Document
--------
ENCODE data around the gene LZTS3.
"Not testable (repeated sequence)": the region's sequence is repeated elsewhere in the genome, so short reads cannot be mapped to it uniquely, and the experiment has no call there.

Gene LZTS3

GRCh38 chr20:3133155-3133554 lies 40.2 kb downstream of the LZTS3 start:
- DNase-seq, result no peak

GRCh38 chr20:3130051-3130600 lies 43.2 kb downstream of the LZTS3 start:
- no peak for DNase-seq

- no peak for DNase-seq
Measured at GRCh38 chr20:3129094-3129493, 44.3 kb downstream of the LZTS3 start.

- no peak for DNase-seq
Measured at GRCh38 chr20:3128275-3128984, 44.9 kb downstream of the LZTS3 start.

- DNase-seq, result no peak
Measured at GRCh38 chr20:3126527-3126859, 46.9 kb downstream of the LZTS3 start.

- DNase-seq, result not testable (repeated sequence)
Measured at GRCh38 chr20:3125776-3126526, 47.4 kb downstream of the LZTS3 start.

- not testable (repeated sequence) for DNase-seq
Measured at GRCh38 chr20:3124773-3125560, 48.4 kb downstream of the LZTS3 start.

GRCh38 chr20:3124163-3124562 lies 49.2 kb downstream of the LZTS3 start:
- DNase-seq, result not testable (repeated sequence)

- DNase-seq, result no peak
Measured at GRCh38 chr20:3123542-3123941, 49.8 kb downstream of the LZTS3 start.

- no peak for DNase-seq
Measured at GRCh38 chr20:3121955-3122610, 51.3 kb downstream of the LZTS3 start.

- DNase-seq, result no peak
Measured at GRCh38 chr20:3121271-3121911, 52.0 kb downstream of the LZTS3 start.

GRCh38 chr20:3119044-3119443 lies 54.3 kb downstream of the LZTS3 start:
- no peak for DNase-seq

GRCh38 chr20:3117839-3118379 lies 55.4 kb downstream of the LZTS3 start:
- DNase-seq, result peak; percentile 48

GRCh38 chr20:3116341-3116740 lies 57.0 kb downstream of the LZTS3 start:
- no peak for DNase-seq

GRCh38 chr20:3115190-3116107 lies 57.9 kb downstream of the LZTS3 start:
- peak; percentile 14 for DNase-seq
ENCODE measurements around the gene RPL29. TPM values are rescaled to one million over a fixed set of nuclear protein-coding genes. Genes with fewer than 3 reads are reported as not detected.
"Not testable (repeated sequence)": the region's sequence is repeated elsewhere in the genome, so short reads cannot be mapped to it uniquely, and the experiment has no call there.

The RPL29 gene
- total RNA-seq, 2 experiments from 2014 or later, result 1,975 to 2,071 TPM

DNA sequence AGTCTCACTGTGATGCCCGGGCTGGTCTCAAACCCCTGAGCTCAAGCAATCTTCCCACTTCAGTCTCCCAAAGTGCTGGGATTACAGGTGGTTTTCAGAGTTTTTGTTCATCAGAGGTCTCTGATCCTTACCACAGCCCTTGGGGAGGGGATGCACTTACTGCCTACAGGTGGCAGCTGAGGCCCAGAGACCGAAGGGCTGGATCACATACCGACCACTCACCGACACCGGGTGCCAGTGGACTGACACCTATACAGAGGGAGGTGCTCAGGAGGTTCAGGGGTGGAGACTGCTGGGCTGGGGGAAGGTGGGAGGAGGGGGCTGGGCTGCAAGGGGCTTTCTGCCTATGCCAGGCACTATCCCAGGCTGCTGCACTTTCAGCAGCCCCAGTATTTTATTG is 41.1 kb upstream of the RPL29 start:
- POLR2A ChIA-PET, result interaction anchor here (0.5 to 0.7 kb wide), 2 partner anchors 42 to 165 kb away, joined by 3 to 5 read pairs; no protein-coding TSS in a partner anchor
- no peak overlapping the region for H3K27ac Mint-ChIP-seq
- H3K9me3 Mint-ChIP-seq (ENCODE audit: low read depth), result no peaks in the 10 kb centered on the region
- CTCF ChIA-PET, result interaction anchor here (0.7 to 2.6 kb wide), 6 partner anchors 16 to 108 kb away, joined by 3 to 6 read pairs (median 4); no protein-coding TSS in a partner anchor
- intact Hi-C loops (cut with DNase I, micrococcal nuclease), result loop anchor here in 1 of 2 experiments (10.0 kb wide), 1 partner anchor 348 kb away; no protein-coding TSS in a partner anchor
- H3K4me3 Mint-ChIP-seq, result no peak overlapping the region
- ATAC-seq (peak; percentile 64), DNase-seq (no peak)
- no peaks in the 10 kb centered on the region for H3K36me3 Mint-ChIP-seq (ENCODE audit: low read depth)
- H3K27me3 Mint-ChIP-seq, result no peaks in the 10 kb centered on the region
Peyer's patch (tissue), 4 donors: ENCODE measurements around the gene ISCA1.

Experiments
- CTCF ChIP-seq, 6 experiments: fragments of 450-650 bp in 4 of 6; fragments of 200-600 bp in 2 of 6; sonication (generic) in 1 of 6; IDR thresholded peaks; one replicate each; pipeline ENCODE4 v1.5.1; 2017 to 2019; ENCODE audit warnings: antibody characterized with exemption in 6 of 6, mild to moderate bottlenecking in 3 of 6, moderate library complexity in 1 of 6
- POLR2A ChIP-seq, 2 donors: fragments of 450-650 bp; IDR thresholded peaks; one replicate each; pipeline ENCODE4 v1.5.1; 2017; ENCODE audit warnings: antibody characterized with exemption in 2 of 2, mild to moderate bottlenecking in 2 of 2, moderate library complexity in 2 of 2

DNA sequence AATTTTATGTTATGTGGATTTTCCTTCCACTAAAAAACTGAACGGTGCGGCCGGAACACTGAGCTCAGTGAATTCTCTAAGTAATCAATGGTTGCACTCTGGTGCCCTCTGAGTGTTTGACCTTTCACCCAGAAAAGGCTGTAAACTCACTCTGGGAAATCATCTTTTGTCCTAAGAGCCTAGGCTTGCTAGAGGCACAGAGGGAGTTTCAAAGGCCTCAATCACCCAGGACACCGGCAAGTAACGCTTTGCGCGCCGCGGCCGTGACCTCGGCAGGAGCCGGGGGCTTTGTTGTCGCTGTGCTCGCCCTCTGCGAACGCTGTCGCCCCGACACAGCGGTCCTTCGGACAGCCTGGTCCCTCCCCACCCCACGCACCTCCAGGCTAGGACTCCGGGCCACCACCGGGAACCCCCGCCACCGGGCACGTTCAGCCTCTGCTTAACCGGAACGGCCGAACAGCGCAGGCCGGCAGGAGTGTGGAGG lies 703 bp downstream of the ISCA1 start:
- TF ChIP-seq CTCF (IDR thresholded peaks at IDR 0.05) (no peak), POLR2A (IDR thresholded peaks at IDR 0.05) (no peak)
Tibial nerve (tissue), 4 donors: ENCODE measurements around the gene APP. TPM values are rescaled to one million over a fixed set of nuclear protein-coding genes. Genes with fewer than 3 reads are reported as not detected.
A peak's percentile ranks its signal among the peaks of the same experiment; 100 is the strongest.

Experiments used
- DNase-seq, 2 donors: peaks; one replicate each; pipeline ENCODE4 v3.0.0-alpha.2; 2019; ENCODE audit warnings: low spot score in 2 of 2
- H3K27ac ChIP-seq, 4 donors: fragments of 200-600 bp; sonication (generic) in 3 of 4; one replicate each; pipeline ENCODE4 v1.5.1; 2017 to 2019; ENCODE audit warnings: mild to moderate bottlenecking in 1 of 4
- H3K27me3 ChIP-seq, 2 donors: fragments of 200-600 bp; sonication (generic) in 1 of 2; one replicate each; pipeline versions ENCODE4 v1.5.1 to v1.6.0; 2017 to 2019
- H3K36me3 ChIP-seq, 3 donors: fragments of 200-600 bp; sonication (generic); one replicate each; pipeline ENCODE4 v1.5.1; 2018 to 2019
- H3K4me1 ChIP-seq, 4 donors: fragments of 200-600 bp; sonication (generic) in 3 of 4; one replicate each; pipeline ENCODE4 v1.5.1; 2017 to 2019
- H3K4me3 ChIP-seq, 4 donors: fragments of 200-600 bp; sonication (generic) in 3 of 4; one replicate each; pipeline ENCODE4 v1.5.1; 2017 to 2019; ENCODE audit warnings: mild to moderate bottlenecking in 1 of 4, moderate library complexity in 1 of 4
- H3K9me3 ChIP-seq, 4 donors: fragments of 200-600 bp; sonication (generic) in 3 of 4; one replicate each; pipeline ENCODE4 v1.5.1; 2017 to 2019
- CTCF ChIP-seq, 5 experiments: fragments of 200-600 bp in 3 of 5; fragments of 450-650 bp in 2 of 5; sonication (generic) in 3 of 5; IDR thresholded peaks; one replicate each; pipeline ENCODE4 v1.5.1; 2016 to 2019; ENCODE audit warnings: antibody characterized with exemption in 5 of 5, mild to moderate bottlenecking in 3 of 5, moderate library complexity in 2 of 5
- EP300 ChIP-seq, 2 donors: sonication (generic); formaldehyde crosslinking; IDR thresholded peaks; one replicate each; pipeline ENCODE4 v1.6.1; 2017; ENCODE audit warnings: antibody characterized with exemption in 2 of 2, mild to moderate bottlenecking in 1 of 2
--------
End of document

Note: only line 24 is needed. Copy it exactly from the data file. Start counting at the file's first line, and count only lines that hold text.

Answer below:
- DNase-seq, result no peak